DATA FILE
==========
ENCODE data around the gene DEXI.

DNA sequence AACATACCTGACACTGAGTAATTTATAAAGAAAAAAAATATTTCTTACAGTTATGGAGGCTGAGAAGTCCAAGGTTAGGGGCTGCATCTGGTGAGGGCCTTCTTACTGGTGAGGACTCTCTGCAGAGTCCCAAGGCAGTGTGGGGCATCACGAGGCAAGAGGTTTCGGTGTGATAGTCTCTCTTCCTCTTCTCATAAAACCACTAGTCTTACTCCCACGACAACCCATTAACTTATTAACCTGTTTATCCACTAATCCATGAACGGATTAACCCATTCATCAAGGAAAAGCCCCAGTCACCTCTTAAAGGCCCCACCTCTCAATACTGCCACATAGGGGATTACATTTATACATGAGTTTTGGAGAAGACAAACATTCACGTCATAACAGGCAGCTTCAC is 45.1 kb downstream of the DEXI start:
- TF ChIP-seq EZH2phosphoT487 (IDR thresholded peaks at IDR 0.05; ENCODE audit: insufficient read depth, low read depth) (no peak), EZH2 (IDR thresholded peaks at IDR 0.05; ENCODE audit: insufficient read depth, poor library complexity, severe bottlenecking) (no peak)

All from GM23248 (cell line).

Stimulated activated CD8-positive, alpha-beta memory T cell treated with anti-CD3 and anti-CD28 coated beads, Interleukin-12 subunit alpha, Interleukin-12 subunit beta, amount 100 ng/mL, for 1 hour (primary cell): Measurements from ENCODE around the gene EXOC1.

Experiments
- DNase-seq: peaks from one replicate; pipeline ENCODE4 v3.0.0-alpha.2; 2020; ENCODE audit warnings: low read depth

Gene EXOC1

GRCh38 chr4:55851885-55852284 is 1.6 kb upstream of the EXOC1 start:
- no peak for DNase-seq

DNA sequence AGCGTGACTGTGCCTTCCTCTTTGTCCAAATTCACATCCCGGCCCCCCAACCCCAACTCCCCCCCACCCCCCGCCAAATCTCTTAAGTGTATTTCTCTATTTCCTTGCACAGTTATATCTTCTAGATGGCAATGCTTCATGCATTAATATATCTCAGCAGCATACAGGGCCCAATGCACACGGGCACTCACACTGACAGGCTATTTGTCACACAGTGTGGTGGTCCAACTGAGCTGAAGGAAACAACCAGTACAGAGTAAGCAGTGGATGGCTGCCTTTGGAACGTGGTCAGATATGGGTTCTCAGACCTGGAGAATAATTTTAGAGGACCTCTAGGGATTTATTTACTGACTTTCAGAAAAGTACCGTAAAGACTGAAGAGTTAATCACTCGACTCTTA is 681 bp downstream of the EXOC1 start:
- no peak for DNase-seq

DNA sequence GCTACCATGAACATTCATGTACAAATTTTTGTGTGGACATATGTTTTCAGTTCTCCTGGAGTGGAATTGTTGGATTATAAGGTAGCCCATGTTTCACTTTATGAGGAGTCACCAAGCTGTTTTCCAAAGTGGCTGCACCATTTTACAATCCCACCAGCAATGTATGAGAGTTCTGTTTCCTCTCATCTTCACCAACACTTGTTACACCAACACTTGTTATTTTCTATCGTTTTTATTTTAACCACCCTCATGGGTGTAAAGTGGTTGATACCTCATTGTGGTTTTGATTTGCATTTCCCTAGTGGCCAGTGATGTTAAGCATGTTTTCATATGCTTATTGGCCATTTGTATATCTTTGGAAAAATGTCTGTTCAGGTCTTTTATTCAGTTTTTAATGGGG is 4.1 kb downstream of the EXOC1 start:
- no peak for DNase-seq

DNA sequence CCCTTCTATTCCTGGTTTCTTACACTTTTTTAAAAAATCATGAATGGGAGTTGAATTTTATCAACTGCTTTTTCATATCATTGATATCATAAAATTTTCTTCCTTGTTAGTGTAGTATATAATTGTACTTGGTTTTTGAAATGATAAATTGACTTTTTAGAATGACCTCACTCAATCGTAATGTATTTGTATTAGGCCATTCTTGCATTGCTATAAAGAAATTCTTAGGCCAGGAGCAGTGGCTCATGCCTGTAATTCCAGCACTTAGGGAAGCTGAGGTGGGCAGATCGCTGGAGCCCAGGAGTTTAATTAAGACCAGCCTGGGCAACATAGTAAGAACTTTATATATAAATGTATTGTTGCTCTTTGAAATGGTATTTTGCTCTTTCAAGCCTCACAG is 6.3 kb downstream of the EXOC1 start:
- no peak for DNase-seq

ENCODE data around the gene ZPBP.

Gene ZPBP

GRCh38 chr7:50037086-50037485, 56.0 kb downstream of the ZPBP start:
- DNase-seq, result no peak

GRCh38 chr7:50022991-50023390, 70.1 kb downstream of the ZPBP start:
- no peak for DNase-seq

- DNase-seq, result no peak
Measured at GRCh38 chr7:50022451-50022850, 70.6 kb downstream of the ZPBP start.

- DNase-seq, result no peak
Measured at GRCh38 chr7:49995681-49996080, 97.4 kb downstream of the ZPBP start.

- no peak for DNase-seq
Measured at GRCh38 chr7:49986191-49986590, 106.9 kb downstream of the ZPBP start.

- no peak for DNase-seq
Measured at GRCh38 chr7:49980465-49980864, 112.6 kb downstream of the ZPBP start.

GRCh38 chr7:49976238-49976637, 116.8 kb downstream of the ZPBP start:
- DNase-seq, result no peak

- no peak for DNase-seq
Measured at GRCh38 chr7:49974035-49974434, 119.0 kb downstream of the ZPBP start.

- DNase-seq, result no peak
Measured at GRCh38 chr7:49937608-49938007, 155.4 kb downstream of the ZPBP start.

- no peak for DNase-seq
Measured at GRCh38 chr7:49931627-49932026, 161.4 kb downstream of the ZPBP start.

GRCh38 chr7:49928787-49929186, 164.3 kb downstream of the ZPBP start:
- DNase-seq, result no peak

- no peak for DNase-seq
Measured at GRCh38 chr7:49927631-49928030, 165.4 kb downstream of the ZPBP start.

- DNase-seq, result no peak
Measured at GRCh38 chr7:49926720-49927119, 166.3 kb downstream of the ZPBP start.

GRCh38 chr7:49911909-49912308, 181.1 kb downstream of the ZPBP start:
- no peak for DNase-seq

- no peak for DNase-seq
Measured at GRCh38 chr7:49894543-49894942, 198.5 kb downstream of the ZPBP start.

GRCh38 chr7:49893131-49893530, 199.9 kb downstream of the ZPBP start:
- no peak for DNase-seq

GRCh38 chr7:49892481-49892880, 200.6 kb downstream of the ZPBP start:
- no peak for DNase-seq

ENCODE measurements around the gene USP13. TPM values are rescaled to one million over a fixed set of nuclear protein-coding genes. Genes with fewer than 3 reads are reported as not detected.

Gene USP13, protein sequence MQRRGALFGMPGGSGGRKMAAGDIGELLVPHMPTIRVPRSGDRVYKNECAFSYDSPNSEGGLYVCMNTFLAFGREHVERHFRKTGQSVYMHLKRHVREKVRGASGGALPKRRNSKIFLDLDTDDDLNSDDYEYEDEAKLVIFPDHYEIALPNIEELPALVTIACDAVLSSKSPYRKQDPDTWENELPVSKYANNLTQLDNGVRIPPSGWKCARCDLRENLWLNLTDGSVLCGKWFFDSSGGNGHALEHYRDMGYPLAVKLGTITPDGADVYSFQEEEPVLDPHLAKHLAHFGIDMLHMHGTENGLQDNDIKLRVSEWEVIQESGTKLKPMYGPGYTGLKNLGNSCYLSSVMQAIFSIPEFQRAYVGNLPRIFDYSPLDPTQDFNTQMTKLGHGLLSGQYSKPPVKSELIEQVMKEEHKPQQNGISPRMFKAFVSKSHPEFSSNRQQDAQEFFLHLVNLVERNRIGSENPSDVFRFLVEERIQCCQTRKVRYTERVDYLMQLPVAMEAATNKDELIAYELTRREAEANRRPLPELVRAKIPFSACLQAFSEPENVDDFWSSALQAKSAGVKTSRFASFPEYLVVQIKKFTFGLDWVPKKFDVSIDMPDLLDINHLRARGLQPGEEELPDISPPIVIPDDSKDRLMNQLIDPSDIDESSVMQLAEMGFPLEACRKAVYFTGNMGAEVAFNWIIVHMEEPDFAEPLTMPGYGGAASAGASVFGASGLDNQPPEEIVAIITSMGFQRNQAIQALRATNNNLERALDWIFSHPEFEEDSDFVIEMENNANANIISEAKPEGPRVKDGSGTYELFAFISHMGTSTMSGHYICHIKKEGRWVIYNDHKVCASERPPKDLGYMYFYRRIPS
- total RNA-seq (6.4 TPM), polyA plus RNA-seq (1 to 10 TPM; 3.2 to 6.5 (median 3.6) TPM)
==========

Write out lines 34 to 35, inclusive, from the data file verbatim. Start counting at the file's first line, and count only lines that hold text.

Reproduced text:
Measured at GRCh38 chr7:49974035-49974434, 119.0 kb downstream of the ZPBP start.

- DNase-seq, result no peak